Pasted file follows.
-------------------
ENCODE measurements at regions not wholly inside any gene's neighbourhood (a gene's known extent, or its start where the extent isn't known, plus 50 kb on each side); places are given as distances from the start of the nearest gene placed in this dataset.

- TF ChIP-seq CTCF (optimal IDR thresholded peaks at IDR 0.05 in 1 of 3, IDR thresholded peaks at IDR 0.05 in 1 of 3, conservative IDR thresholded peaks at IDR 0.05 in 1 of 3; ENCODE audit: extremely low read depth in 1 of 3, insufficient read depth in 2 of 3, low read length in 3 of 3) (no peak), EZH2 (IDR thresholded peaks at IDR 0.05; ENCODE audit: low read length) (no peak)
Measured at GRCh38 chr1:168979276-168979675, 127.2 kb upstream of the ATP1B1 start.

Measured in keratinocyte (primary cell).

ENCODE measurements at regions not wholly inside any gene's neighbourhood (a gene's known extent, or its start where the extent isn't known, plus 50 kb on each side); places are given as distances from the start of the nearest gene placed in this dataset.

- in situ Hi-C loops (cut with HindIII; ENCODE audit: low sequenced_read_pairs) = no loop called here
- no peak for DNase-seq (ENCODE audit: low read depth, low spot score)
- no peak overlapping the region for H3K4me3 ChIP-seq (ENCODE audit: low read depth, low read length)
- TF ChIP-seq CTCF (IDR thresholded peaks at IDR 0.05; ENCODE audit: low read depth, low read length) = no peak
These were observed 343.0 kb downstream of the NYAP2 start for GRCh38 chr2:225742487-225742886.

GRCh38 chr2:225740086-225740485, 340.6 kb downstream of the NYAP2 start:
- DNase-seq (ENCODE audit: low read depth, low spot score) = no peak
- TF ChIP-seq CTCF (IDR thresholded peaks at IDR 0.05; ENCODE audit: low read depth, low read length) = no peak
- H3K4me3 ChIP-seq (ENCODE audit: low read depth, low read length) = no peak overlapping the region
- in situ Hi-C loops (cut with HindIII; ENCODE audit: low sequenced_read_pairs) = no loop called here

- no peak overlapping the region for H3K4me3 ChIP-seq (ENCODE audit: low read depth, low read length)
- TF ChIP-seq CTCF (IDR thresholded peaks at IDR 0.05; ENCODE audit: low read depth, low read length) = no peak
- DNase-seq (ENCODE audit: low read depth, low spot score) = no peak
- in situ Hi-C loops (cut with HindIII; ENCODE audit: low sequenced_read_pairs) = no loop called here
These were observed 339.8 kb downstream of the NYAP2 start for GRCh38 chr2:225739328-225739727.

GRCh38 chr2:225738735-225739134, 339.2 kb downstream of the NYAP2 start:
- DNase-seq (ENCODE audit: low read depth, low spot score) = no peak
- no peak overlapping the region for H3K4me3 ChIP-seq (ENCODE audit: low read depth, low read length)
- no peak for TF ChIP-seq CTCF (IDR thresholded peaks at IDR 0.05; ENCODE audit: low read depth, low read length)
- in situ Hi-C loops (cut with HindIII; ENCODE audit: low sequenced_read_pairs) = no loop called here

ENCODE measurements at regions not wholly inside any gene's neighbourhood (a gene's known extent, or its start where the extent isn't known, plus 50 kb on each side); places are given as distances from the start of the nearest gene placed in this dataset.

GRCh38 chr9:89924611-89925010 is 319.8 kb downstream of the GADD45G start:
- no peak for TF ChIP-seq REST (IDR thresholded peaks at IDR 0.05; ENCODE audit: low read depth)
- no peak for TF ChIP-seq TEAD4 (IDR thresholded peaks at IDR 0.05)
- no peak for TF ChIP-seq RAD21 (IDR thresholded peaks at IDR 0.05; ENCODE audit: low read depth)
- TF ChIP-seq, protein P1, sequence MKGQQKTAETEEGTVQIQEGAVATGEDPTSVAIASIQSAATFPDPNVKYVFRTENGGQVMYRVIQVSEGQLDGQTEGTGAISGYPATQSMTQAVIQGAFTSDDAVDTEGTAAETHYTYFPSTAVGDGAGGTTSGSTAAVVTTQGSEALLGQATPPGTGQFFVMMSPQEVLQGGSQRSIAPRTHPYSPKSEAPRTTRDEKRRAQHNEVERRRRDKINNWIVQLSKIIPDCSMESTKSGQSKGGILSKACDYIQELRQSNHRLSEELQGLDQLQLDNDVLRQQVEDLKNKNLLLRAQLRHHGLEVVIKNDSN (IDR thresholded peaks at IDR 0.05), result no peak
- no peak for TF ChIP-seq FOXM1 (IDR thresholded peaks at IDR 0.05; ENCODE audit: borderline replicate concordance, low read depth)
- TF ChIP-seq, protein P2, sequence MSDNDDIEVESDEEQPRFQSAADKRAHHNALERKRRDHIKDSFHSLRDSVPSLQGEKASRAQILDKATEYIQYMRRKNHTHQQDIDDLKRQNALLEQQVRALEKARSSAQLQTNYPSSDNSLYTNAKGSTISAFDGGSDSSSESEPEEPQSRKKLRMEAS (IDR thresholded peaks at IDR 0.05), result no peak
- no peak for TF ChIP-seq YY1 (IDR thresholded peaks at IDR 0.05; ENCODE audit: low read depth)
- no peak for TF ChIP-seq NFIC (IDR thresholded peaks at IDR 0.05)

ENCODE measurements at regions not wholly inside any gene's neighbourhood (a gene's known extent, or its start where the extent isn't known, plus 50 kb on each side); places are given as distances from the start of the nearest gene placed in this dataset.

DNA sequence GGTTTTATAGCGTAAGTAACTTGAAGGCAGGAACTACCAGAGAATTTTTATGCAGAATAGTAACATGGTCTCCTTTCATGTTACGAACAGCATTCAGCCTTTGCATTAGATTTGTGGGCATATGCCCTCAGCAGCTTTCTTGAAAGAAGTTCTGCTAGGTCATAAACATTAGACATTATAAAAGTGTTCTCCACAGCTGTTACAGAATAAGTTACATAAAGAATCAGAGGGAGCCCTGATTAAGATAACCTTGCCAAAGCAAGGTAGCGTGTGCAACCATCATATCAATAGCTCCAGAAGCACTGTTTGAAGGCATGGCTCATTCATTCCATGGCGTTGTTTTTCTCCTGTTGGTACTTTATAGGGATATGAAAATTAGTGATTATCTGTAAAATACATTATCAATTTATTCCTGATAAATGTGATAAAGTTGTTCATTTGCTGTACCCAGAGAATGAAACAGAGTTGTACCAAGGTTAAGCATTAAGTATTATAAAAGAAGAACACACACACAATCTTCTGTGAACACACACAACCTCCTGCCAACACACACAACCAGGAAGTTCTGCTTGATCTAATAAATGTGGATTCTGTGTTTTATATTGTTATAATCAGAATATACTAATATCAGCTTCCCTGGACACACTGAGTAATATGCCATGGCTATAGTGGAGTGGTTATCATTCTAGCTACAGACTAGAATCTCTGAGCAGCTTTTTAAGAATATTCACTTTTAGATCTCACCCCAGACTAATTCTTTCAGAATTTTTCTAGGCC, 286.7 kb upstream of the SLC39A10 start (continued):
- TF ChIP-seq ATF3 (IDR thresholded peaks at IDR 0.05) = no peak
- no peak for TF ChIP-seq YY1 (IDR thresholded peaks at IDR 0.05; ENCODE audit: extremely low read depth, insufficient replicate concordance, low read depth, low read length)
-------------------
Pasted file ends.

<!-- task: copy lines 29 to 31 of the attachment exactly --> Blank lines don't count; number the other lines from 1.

- no peak for TF ChIP-seq TEAD4 (IDR thresholded peaks at IDR 0.05)
- no peak for TF ChIP-seq RAD21 (IDR thresholded peaks at IDR 0.05; ENCODE audit: low read depth)
- TF ChIP-seq, protein P1, sequence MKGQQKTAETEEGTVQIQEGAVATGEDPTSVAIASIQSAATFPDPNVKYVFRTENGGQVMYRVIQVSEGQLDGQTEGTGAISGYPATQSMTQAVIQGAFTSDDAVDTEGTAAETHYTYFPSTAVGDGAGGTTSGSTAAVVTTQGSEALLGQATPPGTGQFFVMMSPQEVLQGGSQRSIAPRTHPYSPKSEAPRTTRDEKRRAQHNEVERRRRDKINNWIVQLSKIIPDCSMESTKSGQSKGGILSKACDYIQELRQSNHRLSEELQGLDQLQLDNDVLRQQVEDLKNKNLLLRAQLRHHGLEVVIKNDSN (IDR thresholded peaks at IDR 0.05), result no peak